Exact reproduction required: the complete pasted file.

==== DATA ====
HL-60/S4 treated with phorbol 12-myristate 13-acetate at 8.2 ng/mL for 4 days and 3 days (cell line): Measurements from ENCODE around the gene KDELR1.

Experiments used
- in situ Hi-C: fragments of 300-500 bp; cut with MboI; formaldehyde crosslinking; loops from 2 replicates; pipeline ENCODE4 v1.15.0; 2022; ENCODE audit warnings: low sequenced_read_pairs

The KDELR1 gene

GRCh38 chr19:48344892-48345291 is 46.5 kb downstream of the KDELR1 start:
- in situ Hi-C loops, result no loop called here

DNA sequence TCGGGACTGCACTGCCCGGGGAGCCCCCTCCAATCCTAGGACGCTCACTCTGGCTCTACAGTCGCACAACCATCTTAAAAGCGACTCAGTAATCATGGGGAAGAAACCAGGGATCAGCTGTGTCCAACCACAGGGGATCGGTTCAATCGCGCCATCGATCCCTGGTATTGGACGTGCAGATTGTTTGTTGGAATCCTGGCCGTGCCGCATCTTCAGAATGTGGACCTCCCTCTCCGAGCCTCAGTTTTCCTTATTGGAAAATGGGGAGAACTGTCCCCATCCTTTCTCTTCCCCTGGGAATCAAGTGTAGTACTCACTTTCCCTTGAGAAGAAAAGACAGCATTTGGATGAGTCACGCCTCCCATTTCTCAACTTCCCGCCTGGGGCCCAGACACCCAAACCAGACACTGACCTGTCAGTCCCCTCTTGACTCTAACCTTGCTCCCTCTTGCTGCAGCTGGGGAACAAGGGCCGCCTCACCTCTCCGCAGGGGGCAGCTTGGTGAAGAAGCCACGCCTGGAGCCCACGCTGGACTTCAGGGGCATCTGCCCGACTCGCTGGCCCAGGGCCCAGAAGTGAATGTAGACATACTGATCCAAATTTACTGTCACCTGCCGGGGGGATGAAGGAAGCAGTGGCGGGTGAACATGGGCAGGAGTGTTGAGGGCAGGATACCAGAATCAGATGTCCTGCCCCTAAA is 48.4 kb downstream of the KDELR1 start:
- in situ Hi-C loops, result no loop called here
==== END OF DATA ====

HL-60/S4 treated with phorbol 12-myristate 13-acetate at 8.2 ng/mL for 4 days and 3 days (cell line): Measurements from ENCODE around the gene KDELR1.

Experiments used
- in situ Hi-C: fragments of 300-500 bp; cut with MboI; formaldehyde crosslinking; loops from 2 replicates; pipeline ENCODE4 v1.15.0; 2022; ENCODE audit warnings: low sequenced_read_pairs

The KDELR1 gene

GRCh38 chr19:48344892-48345291 is 46.5 kb downstream of the KDELR1 start:
- in situ Hi-C loops, result no loop called here

DNA sequence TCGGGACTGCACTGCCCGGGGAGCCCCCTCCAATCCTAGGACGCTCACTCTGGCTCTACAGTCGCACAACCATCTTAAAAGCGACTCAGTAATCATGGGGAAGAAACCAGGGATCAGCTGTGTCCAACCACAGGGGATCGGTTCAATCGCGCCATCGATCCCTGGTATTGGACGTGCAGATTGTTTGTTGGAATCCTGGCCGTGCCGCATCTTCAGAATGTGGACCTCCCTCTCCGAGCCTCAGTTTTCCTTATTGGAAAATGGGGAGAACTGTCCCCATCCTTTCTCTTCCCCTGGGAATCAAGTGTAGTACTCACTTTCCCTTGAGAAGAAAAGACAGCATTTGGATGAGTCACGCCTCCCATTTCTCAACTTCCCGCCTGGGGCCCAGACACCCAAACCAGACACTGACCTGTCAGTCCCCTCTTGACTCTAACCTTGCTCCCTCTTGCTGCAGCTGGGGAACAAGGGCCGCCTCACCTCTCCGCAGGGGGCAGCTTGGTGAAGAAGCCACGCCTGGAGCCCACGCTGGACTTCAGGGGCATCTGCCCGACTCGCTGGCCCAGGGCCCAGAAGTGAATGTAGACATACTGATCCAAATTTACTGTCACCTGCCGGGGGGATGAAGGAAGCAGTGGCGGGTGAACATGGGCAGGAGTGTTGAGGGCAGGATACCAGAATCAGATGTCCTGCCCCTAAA is 48.4 kb downstream of the KDELR1 start:
- in situ Hi-C loops, result no loop called here